I like Garrisons, obviously.

              Comment on humidity sensitivity is dead on. I've never had any problems with mine but I'm a humidity fanatic (trashed 2 early '70's Martins years ago before I got educated on humidity control). Garrisons are extremely sensitive to humidity fluctuations, as stated, because of the variance in expansion between the bracing and the wood (maintain 45-55% ALWAYS - buy a hygrometer!). I've seen a lot of examples of separated backs and tops at the bookmarks, bracing separation, and neck issues. Strictly regulated humidity = no problems - my experience anyway.

              As for Garrison the guitar and the company: The brand is dead. The factory is gone. Gibson abandoned the bracing system. The founder moved on and was no longer making guitars last I knew. Sad but true.

              I think Garrisons need a couple years to mellow, otherwise they sound tinny and a bit brittle. Not as much tonal range as a wooden braced guitar but they have a characteristic earthy sound that appeals to me. Both guitars I bought off eBay had to have the necks seriously relaxed - buzzed like hell - probably why the original owners were selling them. Factory setting with wet wood, no doubt. Fix took 3 minutes and a star wrench (. . . or allen wrench, I forget which at the moment).

              I've seen people describe them as heavy, but I don't really think so. I have a Tak EF341SC. Now THAT'S heavy. Damned thing is a tank. Sounds like one too. Should be good in a bar fight though . . .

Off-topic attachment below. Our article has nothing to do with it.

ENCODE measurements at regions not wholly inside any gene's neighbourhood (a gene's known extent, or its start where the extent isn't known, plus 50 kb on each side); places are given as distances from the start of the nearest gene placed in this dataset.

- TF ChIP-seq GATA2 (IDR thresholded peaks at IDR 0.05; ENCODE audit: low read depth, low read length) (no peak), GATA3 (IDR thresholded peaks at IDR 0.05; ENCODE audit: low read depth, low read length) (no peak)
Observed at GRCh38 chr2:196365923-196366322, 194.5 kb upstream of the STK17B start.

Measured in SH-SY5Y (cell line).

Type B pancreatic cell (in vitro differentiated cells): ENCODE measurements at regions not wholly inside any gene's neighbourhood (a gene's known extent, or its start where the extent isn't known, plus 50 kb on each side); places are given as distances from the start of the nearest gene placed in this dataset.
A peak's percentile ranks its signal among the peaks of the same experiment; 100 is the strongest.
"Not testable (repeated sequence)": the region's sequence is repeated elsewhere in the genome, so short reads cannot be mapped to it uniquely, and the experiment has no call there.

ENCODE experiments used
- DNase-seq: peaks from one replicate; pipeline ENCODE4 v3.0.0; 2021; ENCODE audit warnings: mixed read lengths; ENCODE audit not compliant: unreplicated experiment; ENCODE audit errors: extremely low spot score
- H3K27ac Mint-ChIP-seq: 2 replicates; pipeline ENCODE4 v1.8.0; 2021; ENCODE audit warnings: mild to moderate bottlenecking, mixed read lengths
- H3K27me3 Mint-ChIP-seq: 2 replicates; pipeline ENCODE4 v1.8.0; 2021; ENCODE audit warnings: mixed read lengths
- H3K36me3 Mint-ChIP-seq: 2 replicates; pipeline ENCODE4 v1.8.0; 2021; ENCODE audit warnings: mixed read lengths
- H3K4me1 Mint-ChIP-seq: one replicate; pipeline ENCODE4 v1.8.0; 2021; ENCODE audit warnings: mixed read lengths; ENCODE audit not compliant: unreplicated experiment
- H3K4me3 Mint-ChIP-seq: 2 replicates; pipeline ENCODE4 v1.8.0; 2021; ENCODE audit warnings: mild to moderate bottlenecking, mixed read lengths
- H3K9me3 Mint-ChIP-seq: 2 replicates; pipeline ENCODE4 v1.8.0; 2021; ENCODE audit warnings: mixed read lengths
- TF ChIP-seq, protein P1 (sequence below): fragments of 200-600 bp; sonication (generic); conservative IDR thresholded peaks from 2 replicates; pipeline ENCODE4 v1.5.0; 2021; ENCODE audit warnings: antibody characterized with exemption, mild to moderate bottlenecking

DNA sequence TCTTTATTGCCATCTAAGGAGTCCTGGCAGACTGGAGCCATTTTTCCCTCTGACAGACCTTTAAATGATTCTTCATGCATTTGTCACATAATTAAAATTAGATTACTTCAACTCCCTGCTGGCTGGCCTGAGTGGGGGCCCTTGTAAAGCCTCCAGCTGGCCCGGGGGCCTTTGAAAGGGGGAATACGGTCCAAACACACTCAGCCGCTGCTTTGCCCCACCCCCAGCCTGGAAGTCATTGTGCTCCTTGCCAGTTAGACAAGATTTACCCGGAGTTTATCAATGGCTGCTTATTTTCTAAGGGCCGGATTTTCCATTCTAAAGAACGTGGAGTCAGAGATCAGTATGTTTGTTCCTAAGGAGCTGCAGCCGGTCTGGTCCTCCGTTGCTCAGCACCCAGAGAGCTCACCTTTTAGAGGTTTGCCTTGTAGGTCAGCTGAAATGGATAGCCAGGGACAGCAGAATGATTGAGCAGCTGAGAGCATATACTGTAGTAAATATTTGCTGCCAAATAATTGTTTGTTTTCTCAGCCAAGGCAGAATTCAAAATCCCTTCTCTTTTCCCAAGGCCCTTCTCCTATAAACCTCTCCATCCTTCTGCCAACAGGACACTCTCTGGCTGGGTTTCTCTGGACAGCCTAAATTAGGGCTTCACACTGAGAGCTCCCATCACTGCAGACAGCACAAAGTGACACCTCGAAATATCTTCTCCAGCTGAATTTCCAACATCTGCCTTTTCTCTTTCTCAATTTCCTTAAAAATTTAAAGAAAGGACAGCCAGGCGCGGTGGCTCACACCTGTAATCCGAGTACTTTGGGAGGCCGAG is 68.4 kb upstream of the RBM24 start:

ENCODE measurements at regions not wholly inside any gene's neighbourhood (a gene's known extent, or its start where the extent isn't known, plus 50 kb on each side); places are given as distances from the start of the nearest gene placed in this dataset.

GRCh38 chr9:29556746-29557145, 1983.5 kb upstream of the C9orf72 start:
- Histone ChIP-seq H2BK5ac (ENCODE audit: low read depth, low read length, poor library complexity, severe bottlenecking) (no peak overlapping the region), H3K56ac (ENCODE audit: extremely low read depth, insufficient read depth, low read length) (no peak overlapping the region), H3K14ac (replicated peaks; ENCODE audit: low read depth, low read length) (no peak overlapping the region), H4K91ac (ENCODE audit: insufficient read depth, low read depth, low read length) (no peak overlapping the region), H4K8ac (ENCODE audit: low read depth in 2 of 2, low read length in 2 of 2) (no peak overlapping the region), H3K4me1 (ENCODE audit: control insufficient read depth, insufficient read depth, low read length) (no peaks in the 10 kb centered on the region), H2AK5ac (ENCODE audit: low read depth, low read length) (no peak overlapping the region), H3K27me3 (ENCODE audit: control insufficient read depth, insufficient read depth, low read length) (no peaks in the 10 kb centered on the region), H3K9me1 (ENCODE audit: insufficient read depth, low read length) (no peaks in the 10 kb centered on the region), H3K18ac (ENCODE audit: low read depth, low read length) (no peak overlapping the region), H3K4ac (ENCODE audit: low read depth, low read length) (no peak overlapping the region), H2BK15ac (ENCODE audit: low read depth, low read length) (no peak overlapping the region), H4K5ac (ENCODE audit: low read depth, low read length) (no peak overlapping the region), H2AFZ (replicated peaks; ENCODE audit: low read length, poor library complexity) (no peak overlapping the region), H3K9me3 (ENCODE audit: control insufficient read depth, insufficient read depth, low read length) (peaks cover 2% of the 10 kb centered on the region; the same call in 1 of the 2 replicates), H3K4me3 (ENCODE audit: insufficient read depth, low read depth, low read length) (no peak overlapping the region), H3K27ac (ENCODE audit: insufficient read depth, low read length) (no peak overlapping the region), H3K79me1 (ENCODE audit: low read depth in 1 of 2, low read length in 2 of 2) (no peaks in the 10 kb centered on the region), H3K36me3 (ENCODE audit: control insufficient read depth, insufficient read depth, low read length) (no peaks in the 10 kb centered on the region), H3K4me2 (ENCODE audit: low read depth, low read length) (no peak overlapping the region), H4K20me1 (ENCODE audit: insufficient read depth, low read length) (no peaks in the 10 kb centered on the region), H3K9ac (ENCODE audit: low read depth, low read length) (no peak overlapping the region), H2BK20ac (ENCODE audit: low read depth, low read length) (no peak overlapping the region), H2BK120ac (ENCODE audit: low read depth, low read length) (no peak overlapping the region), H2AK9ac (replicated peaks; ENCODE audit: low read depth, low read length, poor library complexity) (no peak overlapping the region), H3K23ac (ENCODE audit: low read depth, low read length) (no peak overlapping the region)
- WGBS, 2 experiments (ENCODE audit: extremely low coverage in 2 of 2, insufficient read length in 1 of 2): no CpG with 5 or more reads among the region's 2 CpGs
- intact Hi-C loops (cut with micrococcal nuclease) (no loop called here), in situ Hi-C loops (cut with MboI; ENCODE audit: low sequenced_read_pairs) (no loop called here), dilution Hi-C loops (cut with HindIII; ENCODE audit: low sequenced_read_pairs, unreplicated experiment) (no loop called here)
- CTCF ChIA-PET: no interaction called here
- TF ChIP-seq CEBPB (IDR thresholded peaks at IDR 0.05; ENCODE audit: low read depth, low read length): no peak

Garrisons are all solid woods (G series not the AG series). And these days - reeeeaaaallllly cheap. If you find one without humidity damage (splits/brace separations/neck issues), you'll find they're solid guitars at beach guitar prices (i.e., guitars you take to the beach 'cause you don't care what happens to them). I've jammed with the 6's and I gig with the 12 along side my custom Martin J40.

              Many of them come with decent Fishman pickups too - 2 of mine did. They sound excellent plugged in.

              However . . .

              from a collector standpoint, I wouldn't buy one as an investment


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              • #8
                Man..thank you! What a story. I am confused though. I thought the plastic bracing was supposed to solved the problems of humidity not cause them.

                I live in humidity hell. Warp is a big problem will all instruments here. I was hoping my Tak and Martin were so well made they could stand up to it. My EKO has...that thing is a tank too..but the pick guard just fell off playing it outside once. Humidity strikes again.